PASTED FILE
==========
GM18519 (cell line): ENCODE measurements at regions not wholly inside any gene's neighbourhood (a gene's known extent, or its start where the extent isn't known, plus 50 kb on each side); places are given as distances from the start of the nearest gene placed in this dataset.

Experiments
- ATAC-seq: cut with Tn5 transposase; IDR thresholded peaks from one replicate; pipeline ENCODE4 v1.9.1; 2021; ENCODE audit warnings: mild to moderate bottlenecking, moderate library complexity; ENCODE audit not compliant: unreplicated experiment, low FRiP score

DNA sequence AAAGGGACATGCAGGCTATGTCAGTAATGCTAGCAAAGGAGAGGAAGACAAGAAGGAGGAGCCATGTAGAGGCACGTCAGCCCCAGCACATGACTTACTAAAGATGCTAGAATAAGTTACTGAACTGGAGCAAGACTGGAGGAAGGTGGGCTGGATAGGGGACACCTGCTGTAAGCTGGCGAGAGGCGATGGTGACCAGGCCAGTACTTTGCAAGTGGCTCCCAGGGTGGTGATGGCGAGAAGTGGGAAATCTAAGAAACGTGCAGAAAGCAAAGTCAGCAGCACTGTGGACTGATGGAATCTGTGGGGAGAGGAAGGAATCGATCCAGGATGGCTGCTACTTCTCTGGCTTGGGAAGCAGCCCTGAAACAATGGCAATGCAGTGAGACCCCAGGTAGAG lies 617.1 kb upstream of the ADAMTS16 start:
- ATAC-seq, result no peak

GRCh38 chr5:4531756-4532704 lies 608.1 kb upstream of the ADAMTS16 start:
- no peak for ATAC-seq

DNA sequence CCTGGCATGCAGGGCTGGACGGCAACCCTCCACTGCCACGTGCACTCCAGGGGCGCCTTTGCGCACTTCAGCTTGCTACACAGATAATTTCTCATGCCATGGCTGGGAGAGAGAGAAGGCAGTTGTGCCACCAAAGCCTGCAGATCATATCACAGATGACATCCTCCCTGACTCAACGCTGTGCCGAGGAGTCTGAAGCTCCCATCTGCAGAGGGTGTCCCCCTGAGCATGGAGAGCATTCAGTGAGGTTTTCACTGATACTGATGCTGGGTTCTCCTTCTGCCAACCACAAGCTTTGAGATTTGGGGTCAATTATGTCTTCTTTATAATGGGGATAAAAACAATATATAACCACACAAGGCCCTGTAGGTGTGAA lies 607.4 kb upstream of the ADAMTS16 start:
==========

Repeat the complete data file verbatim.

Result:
GM18519 (cell line): ENCODE measurements at regions not wholly inside any gene's neighbourhood (a gene's known extent, or its start where the extent isn't known, plus 50 kb on each side); places are given as distances from the start of the nearest gene placed in this dataset.

Experiments
- ATAC-seq: cut with Tn5 transposase; IDR thresholded peaks from one replicate; pipeline ENCODE4 v1.9.1; 2021; ENCODE audit warnings: mild to moderate bottlenecking, moderate library complexity; ENCODE audit not compliant: unreplicated experiment, low FRiP score

DNA sequence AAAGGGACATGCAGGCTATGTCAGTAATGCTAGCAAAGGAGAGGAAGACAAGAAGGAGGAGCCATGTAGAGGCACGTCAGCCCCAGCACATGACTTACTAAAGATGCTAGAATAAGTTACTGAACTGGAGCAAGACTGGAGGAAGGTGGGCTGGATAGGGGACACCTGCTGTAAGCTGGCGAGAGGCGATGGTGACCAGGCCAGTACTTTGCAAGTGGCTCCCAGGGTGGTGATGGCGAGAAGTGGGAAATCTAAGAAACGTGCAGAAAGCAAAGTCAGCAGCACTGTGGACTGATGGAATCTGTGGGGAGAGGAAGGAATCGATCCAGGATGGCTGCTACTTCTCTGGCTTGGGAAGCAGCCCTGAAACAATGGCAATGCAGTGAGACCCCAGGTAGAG lies 617.1 kb upstream of the ADAMTS16 start:
- ATAC-seq, result no peak

GRCh38 chr5:4531756-4532704 lies 608.1 kb upstream of the ADAMTS16 start:
- no peak for ATAC-seq

DNA sequence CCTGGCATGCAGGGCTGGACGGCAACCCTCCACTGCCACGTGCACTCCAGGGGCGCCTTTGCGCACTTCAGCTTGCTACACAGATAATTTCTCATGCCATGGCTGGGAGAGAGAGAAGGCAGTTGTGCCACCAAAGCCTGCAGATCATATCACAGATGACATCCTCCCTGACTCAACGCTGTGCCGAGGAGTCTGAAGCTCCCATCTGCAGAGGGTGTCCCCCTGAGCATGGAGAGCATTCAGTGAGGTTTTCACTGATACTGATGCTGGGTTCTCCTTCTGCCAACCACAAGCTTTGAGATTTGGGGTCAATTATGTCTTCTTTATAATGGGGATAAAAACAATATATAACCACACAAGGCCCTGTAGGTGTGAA lies 607.4 kb upstream of the ADAMTS16 start: